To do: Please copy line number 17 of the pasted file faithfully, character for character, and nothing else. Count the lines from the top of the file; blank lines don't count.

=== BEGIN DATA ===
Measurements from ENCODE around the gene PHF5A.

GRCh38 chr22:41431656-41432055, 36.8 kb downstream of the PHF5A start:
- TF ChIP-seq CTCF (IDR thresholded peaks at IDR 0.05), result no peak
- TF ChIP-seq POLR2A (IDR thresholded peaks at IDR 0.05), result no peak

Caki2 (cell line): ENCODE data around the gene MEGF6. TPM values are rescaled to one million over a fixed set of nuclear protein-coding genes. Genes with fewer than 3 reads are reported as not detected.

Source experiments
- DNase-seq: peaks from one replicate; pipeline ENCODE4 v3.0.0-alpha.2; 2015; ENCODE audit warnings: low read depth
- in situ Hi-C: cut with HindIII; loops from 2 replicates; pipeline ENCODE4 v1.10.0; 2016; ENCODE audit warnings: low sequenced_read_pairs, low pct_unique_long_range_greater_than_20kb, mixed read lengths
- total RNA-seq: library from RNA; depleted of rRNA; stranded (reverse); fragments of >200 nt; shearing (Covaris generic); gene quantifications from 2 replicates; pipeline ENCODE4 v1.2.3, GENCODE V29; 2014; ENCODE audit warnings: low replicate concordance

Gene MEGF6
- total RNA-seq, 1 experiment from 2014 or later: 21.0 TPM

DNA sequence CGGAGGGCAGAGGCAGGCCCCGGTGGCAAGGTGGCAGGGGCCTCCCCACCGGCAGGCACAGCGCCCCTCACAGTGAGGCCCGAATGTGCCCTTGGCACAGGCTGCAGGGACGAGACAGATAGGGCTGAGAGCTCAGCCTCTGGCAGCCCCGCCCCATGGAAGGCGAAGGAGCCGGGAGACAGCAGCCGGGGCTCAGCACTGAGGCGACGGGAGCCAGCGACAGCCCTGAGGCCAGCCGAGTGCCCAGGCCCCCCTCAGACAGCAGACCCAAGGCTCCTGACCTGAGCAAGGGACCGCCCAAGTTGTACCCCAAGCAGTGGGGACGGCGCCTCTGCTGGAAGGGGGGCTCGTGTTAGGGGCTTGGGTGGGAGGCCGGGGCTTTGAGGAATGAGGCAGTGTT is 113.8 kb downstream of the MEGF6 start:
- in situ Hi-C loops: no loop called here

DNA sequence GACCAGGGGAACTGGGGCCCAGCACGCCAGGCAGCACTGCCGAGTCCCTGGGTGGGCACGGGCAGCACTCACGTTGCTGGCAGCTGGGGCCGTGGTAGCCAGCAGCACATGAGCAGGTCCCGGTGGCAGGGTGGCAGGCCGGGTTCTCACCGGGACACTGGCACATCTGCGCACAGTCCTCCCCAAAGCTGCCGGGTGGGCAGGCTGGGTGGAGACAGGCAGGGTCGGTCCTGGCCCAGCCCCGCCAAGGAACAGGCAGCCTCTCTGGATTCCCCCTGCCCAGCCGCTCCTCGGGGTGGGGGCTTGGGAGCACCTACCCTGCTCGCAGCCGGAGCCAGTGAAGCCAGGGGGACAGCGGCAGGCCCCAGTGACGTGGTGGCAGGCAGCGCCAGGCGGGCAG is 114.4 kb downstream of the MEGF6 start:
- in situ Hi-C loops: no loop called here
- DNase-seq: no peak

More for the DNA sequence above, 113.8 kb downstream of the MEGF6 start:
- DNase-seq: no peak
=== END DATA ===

More for the DNA sequence above, 113.8 kb downstream of the MEGF6 start: